The pump is electrically powered and by plugging into the wall, pumps water through the appropriately sized hose up to the spout. I have the hose uncut and used as the actual ‘faucet’ where water comes out for flexibility (almost like a sink nozzle) however, if you choose otherwise the hose can be fitted with fittings to an actual sink faucet.

The sink is the likely piece of the entire pottery studio process that takes the most measuring and handy work but with some patience, engineering, and precision. You can build yourself a well-running sink with less than $100 (mine cost $77.)

I change the water every so often and the sediments at the bottom can be thrown away.

Safety through simplicity.

Home studios have another dynamic that every studio should think about but probably doesn’t. Safety and toxic debris. This is highlighted even more because you live your daily life in this location that you also are now introducing microsized toxins too. Just about every studio I’ve ever visited across the country has a common theme that, while understandable, blows my mind as it’s an extreme safety issue kicking up dried toxic dust daily. Plastic bags.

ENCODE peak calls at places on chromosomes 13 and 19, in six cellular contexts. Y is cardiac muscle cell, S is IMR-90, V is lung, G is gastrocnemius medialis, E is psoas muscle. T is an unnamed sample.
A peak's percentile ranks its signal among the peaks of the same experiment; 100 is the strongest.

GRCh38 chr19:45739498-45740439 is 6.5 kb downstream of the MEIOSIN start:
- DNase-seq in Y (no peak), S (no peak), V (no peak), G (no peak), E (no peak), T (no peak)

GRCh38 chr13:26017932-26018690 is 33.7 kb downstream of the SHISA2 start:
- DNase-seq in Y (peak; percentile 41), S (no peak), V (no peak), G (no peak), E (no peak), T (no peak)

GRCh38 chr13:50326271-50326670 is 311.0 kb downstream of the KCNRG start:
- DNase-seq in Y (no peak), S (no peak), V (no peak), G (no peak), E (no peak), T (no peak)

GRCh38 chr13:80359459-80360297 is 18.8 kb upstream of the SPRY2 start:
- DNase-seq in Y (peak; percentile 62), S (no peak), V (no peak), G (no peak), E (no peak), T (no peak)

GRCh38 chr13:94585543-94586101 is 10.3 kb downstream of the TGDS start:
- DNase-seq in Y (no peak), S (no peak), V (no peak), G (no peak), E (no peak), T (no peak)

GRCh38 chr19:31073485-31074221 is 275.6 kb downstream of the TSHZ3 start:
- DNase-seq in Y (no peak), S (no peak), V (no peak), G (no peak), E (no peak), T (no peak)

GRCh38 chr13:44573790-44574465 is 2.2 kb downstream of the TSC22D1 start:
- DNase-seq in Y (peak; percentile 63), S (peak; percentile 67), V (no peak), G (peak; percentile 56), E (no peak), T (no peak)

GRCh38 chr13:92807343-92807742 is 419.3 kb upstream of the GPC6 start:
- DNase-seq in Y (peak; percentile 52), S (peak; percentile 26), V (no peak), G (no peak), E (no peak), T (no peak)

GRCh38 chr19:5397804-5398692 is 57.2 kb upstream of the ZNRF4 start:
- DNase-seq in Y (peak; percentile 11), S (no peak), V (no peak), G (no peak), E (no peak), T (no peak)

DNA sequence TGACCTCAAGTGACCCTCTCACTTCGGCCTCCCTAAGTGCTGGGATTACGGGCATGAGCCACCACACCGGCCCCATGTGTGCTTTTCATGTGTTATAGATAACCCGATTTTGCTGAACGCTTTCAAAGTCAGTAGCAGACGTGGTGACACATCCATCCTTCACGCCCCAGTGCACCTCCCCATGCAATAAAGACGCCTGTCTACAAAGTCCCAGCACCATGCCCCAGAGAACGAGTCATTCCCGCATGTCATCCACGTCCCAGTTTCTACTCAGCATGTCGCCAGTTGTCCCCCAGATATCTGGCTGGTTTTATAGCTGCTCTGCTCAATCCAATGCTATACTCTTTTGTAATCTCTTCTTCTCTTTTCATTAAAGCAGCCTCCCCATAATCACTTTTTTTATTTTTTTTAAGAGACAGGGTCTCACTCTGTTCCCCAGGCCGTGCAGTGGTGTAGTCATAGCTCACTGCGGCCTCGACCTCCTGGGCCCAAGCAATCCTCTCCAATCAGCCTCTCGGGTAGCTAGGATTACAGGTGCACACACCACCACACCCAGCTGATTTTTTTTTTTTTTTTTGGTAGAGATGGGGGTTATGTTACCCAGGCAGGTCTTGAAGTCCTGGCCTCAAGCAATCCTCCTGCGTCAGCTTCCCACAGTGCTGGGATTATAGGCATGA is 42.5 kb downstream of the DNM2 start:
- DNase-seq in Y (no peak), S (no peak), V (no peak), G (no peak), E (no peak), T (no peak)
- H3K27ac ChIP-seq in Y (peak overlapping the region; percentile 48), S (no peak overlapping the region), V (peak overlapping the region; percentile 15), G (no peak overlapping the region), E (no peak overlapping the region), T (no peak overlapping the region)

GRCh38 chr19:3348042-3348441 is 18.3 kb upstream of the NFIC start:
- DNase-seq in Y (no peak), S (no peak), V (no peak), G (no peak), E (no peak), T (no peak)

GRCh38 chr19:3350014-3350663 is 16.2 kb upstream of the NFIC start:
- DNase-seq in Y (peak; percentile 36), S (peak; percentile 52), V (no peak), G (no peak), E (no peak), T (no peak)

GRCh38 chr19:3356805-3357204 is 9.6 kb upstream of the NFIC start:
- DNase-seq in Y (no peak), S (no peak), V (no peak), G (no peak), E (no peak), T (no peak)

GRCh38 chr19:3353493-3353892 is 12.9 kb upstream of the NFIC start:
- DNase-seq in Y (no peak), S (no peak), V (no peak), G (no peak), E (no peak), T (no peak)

Covering just about every board, then wrapping just about every piece that you’ve ever made. The plastic retains the wet clay slip on it before the clay dries out. Any movement of the plastic shakes this dried slip off in the form of dust and kicks it into the air for toxic breathing. Any potter who has not read about ‘Silicosis’ should absolutely read up on this long-term issue that many artists could find themselves dealing with without proper precautions taken to avoid exposure over several years. While I’m a big believer that life is short and should be enjoyed doing what you love, what we love in many ways is toxic and any precautions we can take to avoid this exposure should be done.

To get around using plastic bags on pieces and introducing a major ‘dust creator’ as I like to call them, I use hard-plastic Tupperware material buckets flipped upside-down to cover the piece on the bats post-throw. This covering doesn’t require weight down on it and can easily preserve the moisture of a piece to leather-hard for weeks without batting an eye simply just encasing the piece in its own atmosphere inside the bucket.